But where does this leave existing Venice owners? 

For a start the price of Venice 1 is not going to change. Sony are not dropping the cost. This new Venice is an upgrade over the original and more expensive (but the price does include the high frame rate options). Although my suspicion is that Venice II will not be significantly more expensive that the cost of the current Venice + R7 + HFR licence. Sony want this camera to sell well, so they won’t want to make it significantly more as then many would just stick with Venice 1. The original remains a highly capable camera that produces beautiful images and if you don’t need 8.6K the reasons to upgrade are fewer. The basic colour science of both cameras remains the same, so there is no reason why both can’t be used together on the same projects. Venice 1 can work with lower cost SxS cards and XAVC-I if you need very small files and a very simple workflow, Venice II pushes you to a AXS card based workflow and AXS cards are very expensive. 

If you have productions that need the Rialto system and the ability to un-dock the sensor, then this isn’t going to be available for Venice II for some time. So original Venice cameras will still be needed for Rialto applications (it will be 2023 before Rialto for Venice II becomes available).

Of course it always hurts when a new camera comes out, but I don’t think existing Venice owners should be too concerned.  If customers really felt they needed 8.6K then they would have already likely been lost to a Red camera and the Red ecosystem. But at least now that there is an 8K Venice option that might help keep the original Venice viable for second unit, Rialto (for now at least) or secondary roles within productions shooting primarily in 8K.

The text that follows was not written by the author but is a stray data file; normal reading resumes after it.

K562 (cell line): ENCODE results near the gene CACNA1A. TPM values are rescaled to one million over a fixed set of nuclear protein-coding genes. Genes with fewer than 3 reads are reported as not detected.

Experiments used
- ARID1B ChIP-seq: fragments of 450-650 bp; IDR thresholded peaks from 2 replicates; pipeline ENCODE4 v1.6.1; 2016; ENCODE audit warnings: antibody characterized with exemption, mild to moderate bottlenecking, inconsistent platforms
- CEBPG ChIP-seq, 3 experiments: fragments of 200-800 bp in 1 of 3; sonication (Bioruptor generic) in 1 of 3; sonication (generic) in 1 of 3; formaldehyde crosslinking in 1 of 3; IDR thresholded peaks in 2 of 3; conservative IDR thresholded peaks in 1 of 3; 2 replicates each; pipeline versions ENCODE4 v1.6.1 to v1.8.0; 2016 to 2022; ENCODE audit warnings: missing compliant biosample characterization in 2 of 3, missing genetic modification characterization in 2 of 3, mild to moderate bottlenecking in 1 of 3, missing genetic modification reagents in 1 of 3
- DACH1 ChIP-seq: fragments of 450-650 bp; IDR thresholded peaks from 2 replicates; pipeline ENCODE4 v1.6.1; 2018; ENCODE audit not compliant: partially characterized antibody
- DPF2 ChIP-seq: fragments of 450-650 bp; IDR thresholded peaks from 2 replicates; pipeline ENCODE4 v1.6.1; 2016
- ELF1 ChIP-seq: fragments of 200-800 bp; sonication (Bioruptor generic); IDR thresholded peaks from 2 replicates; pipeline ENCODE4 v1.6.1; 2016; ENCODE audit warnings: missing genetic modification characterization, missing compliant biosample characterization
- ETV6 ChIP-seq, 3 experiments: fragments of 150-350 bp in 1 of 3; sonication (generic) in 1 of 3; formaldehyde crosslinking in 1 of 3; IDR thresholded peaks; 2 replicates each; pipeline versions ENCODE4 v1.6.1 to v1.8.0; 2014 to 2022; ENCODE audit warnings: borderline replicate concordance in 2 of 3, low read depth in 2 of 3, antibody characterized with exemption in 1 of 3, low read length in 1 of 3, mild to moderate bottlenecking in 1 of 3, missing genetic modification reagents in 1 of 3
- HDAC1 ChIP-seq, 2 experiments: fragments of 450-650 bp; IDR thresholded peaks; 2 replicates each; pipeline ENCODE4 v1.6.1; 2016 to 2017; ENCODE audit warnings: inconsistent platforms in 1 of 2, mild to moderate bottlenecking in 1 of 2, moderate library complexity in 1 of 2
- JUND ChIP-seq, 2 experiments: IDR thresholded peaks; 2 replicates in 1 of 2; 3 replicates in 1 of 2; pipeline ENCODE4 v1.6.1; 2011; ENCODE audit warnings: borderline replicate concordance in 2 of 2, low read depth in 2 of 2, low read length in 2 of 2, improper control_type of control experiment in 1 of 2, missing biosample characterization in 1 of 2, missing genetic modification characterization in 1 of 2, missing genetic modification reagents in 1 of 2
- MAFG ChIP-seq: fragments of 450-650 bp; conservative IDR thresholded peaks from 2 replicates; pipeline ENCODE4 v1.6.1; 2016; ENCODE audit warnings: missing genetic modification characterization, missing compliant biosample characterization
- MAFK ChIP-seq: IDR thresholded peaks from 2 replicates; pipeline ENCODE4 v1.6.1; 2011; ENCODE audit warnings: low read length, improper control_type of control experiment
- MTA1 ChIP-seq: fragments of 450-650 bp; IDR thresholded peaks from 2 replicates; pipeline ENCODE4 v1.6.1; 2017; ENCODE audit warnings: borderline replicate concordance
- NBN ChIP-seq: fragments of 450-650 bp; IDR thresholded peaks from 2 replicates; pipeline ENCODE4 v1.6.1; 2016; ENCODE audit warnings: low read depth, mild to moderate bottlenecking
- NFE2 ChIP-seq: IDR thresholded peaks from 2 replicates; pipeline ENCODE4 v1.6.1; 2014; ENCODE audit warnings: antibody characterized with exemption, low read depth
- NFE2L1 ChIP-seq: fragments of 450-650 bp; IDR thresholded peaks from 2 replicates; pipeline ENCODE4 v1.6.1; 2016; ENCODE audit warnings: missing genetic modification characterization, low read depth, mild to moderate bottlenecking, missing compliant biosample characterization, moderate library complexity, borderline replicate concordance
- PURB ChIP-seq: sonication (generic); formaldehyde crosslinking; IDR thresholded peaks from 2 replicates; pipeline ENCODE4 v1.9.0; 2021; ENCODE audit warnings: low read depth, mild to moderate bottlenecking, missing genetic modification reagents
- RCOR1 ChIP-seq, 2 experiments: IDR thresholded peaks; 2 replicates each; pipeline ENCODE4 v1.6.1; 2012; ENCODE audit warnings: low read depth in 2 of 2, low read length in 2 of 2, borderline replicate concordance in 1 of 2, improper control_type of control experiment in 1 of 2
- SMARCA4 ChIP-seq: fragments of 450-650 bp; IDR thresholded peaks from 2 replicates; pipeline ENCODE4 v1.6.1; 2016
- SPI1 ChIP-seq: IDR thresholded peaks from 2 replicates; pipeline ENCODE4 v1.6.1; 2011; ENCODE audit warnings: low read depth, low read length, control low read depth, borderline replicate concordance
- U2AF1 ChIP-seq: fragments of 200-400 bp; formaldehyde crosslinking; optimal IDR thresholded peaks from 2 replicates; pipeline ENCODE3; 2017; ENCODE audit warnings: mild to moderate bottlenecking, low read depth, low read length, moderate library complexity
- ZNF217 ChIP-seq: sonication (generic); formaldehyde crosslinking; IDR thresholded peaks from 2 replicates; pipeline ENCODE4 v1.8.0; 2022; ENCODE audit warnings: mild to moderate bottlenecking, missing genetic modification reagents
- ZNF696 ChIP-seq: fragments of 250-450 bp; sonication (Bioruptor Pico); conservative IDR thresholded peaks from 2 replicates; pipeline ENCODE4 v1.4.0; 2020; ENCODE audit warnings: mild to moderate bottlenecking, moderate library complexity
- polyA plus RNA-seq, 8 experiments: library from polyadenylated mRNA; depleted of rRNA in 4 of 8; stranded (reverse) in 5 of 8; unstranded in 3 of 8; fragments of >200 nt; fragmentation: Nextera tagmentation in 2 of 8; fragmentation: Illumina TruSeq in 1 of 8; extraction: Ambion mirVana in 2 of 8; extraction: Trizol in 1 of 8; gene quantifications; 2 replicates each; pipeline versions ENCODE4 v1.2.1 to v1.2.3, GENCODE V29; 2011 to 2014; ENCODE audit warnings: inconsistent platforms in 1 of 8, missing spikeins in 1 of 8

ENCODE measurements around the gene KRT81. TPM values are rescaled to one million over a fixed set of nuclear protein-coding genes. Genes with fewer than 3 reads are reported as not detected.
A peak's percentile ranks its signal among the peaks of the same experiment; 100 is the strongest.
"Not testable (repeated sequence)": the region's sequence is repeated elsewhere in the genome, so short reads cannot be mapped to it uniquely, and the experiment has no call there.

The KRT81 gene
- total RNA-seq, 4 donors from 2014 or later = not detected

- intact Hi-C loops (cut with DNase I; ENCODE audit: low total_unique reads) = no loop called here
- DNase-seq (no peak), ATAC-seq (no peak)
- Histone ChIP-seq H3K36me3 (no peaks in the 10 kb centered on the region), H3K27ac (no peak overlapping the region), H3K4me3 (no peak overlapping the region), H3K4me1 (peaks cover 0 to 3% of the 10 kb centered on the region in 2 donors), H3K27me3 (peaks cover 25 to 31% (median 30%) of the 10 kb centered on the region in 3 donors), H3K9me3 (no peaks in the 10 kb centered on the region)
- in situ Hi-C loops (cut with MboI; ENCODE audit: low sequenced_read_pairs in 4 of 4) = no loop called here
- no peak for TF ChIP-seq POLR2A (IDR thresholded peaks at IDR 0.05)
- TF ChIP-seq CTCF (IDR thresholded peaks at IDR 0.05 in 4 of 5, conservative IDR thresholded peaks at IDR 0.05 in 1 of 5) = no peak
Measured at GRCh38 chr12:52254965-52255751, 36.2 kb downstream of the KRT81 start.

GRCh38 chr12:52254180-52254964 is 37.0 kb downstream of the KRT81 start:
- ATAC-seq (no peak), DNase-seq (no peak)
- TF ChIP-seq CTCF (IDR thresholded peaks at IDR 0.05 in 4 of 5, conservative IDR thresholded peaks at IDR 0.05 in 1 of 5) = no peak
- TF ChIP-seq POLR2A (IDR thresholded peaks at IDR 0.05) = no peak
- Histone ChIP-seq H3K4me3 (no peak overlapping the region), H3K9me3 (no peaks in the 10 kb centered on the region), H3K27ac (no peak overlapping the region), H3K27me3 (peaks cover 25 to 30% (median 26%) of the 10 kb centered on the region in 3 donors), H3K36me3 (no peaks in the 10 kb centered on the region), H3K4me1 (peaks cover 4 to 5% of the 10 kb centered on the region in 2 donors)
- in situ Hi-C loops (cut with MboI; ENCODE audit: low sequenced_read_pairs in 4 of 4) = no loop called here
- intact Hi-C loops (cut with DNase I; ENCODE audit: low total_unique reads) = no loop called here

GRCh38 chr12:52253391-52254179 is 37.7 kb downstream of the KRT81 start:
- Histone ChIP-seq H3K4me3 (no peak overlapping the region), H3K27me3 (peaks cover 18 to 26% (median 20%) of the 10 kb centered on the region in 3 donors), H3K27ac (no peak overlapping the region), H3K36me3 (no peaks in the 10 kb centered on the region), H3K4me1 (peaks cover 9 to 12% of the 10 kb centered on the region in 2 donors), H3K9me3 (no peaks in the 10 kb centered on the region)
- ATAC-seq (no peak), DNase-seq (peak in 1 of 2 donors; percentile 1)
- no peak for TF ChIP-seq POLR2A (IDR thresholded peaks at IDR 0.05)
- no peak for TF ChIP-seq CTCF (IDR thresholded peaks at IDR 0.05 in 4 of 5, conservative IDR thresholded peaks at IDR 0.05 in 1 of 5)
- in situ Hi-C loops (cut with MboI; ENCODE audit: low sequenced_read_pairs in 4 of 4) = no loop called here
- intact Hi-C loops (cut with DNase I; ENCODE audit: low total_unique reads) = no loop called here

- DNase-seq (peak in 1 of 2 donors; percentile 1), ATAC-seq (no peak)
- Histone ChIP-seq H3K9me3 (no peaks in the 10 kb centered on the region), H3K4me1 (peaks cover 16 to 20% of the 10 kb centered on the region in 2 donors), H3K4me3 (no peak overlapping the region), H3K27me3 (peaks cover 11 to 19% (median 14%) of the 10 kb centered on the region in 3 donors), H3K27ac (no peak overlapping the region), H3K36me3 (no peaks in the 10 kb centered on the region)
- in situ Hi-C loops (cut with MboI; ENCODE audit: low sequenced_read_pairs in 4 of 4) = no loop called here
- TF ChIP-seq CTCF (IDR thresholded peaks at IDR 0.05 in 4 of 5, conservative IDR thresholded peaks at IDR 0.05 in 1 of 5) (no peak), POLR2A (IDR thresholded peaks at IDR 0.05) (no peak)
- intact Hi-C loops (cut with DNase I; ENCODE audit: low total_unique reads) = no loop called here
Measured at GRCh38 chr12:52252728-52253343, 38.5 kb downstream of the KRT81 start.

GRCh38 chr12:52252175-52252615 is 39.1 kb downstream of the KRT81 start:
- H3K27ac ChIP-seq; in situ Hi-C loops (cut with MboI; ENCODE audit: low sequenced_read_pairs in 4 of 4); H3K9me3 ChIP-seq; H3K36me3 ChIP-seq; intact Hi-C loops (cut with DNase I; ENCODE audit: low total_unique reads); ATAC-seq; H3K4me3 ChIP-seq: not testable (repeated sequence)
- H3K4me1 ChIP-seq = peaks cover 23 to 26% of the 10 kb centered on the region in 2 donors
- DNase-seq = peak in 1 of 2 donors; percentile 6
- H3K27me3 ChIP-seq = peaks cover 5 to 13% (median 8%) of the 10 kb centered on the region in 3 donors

I like everything I see about Venice II, but it doesn’t make Venice 1 any less of a camera.


My Exposure Looks Different On My LCD Compared To My Monitor!

This is a common problem and something people often complain about. It may be that the LCD screen of their camera and the brightness of the  image on their monitor don’t ever seem to quite match. Or after the shoot and once in the grading suite the pictures look brighter or darker than they did at the time of shooting.

A little bit of background info: Most of the small LCD screens used on video cameras are SDR Rec-709 devices. If you were to calibrate the screen correctly the brightness of white on the screen would be 100 Nits. It’s also important to note that this level is the level that is also used for monitors that are designed to be viewed in dimly lit rooms such as edit or grading suites as well as TV’s at home.

The issue with uncovered LCD screens and monitors is your perception of brightness changes according to the ambient viewing light levels. Indoors in a dark room the image on it will appear to be quite bright. Outside on a Sunny day it will appear to be much darker. It’s why all high end viewfinders have enclosed eyepieces, not just to help you focus on a small screen but also because that way you are always viewing the screen under the very same always dark viewing conditions. It’s why a video village on a film set will be in a dark tent. This allows you to then calibrate the viewfinder with white at the correct 100 NIT level and then when viewed in a dark environment your images will look correct.